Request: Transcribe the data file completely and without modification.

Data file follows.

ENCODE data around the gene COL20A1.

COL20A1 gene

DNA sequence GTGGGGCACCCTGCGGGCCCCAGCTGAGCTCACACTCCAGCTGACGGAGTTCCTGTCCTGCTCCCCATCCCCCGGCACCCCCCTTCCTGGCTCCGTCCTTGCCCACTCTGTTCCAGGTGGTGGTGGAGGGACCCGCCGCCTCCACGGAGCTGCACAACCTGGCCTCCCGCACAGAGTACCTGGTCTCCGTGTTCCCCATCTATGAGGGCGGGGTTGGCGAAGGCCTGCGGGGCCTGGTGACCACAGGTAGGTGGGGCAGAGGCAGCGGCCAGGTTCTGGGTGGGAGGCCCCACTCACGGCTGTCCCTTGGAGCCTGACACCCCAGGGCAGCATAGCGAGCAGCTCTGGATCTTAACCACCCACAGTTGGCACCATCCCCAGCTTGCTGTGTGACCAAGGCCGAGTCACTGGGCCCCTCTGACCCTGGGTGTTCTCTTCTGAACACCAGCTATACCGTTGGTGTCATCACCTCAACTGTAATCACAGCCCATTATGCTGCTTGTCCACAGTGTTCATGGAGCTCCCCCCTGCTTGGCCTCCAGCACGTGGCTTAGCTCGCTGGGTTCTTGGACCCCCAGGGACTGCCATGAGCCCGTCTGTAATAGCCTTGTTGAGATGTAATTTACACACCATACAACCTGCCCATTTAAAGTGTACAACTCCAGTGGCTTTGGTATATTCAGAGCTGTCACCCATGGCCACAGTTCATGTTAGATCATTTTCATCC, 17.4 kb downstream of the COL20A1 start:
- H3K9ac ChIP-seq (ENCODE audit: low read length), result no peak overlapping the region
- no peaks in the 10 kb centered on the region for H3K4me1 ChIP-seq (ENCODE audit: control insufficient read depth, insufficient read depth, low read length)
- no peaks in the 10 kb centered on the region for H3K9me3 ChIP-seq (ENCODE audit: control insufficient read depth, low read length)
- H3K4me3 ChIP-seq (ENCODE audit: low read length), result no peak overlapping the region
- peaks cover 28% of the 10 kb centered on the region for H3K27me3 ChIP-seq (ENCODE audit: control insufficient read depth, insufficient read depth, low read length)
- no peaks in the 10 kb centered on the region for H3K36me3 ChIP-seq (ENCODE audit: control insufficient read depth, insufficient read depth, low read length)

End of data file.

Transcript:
ENCODE data around the gene COL20A1.

COL20A1 gene

DNA sequence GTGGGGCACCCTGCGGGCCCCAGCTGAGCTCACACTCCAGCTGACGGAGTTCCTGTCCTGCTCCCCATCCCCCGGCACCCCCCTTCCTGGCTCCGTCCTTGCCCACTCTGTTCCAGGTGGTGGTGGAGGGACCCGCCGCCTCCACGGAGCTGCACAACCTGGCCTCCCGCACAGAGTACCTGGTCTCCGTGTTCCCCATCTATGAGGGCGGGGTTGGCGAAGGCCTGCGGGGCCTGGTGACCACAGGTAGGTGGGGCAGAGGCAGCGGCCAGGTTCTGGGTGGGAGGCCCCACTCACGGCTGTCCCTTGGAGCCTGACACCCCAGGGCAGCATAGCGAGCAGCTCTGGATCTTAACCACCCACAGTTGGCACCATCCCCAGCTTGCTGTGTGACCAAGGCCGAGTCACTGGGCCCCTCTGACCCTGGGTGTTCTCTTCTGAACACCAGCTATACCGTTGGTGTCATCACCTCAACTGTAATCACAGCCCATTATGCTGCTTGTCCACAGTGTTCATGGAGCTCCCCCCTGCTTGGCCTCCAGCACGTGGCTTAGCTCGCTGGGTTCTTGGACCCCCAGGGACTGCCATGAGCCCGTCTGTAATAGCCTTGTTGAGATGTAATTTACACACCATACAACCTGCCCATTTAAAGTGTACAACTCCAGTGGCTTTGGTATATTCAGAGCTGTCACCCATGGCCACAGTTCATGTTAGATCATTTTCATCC, 17.4 kb downstream of the COL20A1 start:
- H3K9ac ChIP-seq (ENCODE audit: low read length), result no peak overlapping the region
- no peaks in the 10 kb centered on the region for H3K4me1 ChIP-seq (ENCODE audit: control insufficient read depth, insufficient read depth, low read length)
- no peaks in the 10 kb centered on the region for H3K9me3 ChIP-seq (ENCODE audit: control insufficient read depth, low read length)
- H3K4me3 ChIP-seq (ENCODE audit: low read length), result no peak overlapping the region
- peaks cover 28% of the 10 kb centered on the region for H3K27me3 ChIP-seq (ENCODE audit: control insufficient read depth, insufficient read depth, low read length)
- no peaks in the 10 kb centered on the region for H3K36me3 ChIP-seq (ENCODE audit: control insufficient read depth, insufficient read depth, low read length)